For readers of Laura Hillenbrand's Seabiscuit and Unbroken, the dramatic story of the American rowing team that stunned the world at Hitler's 1936 Berlin Olympics.
Daniel James Brown's robust book tells the story of the University of Washington's 1936 eight-oar crew and their epic quest for an Olympic gold medal, a team that transformed the sport and grabbed the attention of millions of Americans. The sons of loggers, shipyard workers, and farmers, the boys defeated elite rivals first from eastern and British universities and finally the German crew rowing for Adolf Hitler in the Olympic games in Berlin, 1936.
The emotional heart of the story lies with one rower, Joe Rantz, a teenager without family or prospects, who rows not for glory, but to regain his shattered self-regard and to find a place he can call home. The crew is assembled by an enigmatic coach and mentored by a visionary, eccentric British boat builder, but it is their trust in each other that makes them a victorious team. They remind the country of what can be done when everyone quite literally pulls together - a perfect melding of commitment, determination, and optimism.
Drawing on the boys' own diaries and journals, their photos and memories of a once-in-a-lifetime shared dream, The Boys in the Boat is an irresistible story about beating the odds and finding hope in the most desperate of times - the improbable, intimate story of nine working-class boys from the American west who, in the depths of the Great Depression, showed the world what true grit really meant. It will appeal to readers of Erik Larson, Timothy Egan, James Bradley, and David Halberstam's The Amateurs.
©2013 Daniel James Brown (P)2013 Penguin Audio
Absolutely! This is not a read-to-find-out-what-happens book -- it's charm is in the telling. The people are fascinating, better than fictional characters, the technical detail is interesting, and the narrator is perfect.
George Pocock, the shell builder. Pocock was an enigmatic artist, the character in the book I would most like to have known.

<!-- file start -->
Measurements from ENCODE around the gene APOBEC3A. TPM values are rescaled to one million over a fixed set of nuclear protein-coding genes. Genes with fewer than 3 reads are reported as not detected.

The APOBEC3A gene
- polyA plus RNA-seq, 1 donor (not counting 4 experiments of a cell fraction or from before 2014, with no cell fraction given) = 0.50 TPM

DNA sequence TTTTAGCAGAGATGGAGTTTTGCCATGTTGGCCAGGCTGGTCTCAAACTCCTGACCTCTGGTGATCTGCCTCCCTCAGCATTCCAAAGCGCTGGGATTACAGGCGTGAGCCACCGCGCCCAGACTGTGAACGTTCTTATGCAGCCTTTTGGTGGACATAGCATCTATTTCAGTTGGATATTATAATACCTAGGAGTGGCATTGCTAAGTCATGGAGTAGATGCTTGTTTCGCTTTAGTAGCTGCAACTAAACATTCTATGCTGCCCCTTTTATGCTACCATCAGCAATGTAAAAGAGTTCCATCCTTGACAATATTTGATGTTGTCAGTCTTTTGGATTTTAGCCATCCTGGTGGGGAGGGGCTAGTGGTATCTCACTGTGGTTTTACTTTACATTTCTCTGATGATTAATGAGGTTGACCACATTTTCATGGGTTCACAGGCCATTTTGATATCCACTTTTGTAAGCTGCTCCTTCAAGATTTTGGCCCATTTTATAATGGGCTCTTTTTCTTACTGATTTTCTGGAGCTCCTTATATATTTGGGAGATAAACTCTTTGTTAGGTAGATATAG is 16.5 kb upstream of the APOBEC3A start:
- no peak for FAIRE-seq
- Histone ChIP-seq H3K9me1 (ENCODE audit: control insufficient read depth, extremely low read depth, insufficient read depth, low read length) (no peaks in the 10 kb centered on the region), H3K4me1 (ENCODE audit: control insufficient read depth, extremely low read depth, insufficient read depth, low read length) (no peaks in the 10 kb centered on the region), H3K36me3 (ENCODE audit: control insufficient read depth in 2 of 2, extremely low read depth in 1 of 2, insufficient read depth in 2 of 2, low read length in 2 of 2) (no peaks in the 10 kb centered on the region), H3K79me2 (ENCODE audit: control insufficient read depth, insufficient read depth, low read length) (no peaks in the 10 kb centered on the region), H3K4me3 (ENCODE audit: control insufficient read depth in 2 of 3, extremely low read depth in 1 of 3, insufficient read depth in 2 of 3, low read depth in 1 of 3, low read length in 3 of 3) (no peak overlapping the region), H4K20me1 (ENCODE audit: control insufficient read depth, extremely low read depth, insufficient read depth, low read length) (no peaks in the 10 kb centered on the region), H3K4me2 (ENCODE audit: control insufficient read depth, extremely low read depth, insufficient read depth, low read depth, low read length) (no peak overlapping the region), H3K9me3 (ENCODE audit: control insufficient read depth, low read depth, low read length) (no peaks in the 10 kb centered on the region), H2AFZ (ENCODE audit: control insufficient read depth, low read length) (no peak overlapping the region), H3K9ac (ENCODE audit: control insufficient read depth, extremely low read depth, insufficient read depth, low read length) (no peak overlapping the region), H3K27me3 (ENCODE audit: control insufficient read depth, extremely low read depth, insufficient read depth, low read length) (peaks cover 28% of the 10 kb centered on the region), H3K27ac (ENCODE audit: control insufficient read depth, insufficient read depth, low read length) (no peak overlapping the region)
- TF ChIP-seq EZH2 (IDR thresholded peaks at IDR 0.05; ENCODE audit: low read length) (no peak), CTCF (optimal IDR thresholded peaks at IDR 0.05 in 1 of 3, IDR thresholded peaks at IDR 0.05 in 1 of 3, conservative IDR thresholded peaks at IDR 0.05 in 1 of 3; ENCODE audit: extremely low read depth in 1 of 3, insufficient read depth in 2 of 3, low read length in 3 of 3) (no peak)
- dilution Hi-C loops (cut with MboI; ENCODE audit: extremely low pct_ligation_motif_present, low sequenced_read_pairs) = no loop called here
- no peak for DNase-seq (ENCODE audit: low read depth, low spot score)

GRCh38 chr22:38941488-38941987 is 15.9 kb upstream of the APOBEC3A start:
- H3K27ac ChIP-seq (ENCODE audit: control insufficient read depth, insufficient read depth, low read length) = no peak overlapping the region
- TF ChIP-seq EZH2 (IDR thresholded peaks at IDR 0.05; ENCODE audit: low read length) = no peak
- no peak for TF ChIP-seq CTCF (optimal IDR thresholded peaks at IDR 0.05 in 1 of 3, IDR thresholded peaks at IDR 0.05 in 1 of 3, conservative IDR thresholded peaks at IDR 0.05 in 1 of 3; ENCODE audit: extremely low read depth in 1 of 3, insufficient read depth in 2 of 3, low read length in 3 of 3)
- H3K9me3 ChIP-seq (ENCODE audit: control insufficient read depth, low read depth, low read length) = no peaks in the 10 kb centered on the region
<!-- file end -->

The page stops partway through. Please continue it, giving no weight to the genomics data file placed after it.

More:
Herman's voice is smooth and even. His timing is spot-on, and his intonation is just lively enough to avoid monotony, without overpowering the content.
Yes, though it's a little too long for that.
This book really gives one an appreciation for what the "Greatest Generation" accomplished under such dire circumstances. You don't have to be a sports fan to like this book, although the information on rowing and boat making is fascinating. The story is well thought out and extremely well written. The performance by Edward Herrmann is outstanding, as he always is. I received the printed version as a Christmas gift and it was nice to see the photos that come with printed books. I do wish Audible would have some links to photos, maps, etc that audio book lovers could have access to. The book is very inspiring and uplifting - not just a sports story. It's for anyone that has to overcome formidable obstacles in order to meet goals and objectives. This story is similar to "Unbroken" and the main character in "Unbroken" appears briefly in this book as well. I give this book my highest rating.
Excellent writing, excellent performance, great story. You won't be disappointed with this one. I've been an audible subscriber for years and have never given five stars. This one is truly best in class.